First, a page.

Mommy and me :: Catholic News Agency (CNA)

Mommy and me

Clare Hinshaw

My mom and I would both describe ourselves as introverts, though we express our introversion in different ways.  As children, each of us was terribly shy.  Mom eventually came out of her shell to become the beautifully relational person that she is today, good at reaching out to others. 

By the time I hit middle school I, too, had started to break out of my shell but was promptly shoved back in by the cruelty of my peers, which seemed to vindicate the self-sheltered life I had lived up to then.  I don't want to overdramatize my middle-school experience – I don't think anyone has a good one – but, I know with certainty that those years created the terrible insecurity and lack of self-confidence that I suffered from until a few years ago. 

In high school I discovered my love for public speaking. And though I've certainly grown in my people skills over the past few years, I still feel much more comfortable speaking to an audience than an individual.  So if you need someone to speak to a large group of people, I'm your woman.  Mom, on the other hand, will want nothing to do with it. If you want someone to talk with you one-on-one, someone to chat with and listen to you, you want Mom.

Mom and I each began our active involvement in the pro-life movement as young women. Mom began by joining her parish's Human Life Committee. I can't really remember how I started. The movement became such a central part of who I was at such a young age that I can’t even remember what my life was like before I was actively pro-life. From the time I was old enough to understand what abortion was, my parents made an effort to invite me to join them in any pro-life activities in which they were participating. So by the time I entered high school, I had already done everything from attending prayer vigils, to picketing hospitals that performed abortions, to campaigning for pro-life candidates. In high school I took my first steps towards becoming involved in the movement on my own through participation in the school’s pro-life club and various opportunities that sprung from that.

Mom and I both like to get things done. We’re not happy unless we have tasks to accomplish and goals to achieve. So when Mom began her pro-life endeavors in the newly-formed Human Life Committee, she volunteered to do anything and everything that needed to be done. Being the relationship-oriented person that she is, Mom soon came to know the majority of pro-life activists in the area. Between her desire to do things and her friendly personality, Mom was soon doing work, not just for the parish committee, but for the pro-life movement throughout Long Island.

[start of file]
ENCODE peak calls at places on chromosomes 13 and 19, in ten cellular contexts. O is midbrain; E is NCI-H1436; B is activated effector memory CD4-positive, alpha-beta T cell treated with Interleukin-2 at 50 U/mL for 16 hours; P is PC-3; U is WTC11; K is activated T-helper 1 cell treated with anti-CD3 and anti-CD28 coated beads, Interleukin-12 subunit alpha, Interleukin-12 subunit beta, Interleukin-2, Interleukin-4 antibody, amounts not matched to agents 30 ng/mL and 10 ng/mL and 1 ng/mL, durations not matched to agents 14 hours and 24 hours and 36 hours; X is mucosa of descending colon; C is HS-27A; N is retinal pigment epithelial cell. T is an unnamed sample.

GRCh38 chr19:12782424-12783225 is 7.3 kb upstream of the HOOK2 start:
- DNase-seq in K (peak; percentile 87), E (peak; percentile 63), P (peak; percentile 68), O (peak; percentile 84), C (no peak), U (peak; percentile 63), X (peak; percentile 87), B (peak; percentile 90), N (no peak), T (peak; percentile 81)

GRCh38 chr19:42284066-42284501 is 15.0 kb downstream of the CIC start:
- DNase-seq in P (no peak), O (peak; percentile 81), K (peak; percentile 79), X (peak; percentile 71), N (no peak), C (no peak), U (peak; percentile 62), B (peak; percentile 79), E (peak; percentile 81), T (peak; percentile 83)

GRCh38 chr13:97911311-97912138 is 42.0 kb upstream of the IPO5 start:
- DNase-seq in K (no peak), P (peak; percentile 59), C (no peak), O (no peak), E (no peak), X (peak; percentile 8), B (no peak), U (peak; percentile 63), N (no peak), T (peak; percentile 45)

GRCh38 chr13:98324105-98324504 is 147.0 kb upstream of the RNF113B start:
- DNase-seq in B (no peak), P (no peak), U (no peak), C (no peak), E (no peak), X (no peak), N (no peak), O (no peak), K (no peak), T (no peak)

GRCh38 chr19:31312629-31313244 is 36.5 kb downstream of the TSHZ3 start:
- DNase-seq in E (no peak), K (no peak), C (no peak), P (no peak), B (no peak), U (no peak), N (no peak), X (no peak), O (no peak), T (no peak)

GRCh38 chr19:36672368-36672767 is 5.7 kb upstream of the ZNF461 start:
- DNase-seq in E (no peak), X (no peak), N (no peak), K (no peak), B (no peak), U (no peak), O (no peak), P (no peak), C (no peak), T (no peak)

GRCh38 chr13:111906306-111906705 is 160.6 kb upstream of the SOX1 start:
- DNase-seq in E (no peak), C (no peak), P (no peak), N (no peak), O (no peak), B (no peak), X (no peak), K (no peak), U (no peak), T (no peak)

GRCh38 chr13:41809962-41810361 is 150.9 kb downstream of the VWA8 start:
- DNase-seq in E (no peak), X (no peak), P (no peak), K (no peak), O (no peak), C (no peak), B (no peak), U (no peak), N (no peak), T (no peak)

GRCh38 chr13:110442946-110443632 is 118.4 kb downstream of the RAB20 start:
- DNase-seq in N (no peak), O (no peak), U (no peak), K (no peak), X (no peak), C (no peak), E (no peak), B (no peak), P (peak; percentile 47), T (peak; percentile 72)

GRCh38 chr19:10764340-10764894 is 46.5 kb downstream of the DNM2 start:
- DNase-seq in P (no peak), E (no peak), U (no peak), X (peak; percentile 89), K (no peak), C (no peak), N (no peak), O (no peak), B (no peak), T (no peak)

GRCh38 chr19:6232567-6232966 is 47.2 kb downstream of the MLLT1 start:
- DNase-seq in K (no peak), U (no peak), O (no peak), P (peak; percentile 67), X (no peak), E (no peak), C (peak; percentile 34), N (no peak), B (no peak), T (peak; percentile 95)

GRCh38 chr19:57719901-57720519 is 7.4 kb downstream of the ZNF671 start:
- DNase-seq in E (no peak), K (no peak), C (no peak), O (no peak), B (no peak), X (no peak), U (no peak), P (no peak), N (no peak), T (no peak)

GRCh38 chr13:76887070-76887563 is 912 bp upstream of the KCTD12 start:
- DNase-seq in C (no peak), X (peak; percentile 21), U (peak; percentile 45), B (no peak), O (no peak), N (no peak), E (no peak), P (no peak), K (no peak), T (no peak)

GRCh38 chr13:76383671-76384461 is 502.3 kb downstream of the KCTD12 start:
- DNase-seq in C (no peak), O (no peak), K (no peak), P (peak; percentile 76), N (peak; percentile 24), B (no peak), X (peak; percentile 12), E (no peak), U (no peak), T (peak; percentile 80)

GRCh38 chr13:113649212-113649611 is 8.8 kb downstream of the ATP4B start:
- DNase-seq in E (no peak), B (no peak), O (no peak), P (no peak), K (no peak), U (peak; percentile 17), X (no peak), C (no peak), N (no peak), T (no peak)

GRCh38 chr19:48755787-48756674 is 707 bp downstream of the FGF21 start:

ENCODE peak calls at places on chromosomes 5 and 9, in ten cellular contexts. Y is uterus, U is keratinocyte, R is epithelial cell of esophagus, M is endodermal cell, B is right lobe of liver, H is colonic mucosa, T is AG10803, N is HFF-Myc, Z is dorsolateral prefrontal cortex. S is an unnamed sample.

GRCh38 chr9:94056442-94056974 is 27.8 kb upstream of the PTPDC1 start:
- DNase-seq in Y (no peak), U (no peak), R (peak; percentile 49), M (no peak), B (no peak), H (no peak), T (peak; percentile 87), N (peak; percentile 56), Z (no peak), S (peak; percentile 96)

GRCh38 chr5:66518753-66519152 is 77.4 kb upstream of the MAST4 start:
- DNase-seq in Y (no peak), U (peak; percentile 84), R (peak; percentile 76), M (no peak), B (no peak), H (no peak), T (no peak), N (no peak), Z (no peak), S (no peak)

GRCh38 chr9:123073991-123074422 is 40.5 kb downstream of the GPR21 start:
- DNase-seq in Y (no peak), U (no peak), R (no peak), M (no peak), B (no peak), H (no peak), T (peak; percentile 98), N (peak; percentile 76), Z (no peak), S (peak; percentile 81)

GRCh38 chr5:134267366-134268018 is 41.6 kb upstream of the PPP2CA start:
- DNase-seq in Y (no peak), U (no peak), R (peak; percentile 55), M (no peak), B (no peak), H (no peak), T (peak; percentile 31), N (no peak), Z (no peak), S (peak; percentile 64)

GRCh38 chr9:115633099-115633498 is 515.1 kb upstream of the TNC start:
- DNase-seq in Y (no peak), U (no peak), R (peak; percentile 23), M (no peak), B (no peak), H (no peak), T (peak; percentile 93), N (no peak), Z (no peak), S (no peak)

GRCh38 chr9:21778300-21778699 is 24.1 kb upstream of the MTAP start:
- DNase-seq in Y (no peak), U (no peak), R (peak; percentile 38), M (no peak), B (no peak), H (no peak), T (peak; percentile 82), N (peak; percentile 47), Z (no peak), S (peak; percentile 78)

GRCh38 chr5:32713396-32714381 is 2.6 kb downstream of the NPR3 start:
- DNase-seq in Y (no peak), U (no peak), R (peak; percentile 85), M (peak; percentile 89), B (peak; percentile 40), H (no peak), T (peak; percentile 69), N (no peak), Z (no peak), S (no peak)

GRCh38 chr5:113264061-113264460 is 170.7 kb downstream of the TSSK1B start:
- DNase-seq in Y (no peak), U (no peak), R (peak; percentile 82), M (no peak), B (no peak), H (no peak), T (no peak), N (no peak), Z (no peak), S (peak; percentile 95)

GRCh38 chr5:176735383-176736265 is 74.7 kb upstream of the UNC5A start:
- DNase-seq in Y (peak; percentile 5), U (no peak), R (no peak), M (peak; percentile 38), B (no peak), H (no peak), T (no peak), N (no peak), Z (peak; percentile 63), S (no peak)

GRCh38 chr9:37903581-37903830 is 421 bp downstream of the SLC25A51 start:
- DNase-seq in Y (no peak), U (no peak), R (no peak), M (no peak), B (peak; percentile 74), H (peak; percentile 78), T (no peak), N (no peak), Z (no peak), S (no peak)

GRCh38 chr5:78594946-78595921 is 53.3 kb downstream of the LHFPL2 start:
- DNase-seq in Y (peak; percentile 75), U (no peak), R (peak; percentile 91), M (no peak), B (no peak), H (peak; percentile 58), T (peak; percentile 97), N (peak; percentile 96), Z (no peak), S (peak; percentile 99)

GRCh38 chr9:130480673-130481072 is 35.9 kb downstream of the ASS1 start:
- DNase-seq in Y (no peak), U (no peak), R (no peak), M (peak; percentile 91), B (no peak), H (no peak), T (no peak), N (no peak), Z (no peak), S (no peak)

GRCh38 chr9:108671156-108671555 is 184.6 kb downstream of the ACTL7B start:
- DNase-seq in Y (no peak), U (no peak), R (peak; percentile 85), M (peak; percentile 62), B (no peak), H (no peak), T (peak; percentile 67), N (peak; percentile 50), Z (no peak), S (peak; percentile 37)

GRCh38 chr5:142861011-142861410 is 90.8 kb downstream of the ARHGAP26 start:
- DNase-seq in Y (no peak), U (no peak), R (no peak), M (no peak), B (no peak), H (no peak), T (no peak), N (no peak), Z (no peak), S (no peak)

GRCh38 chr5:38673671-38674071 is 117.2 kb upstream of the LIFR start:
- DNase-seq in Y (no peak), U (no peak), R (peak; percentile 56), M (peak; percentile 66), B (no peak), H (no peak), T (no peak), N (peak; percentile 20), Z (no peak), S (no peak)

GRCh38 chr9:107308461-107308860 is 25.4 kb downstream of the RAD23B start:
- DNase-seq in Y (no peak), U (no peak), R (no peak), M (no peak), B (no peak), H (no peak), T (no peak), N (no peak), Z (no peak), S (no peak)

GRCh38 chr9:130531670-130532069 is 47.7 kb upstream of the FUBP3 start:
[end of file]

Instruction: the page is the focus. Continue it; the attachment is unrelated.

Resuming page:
There was nothing she wasn't involved in, from picketing abortion clinics, to attending prayer vigils, to organizing pro-life youth conferences.  But she says the most important thing she did was help to establish a pro-life pregnancy center.  In only a year, six people – including Mom – had established Mother and Unborn Pregnancy Care Center, offering help and support to women in crisis pregnancies.  Eventually, Mom had become so involved in the pro-life movement that she had to make a choice.  She quit her job to become a full time pro-lifer. 

As soon as I got to college I signed up for the Students for Life.  Like Mom, I volunteered to do whatever needed doing.  The group’s advertising director was shocked when I told her that I felt like I wasn’t doing enough.  But really, the only thing that I wasn't participating in as a member of Students for Life was our weekly clinic outreach - praying at the abortion clinic in Pittsburgh.  As a child I had been diagnosed with severe anxiety disorder. 

Though I had largely overcome this disability by the time I entered college, going to the abortion clinic was one thing that I knew I still couldn't handle. 

Back at home I had sometimes picketed hospitals that performed abortions. But holding a sign outside of a hospital in a nice neighborhood while surrounded by my family was a lot different than what I had heard about praying outside of Allegheny Reproductive Center in Pittsburgh, Pennsylvania. For starters, I was already living seven hours away from my home and family, which have always served as my primary security blankets. I had adjusted well to Franciscan and was unwilling to engage in any stressful activity that would rock the boat. And praying on the streets of Pittsburgh in the dreary morning hours, right outside of a building where children were being killed, all while watching the sidewalk counselors, my friends, being bullied by the pro-choice escorts, was a very stressful activity.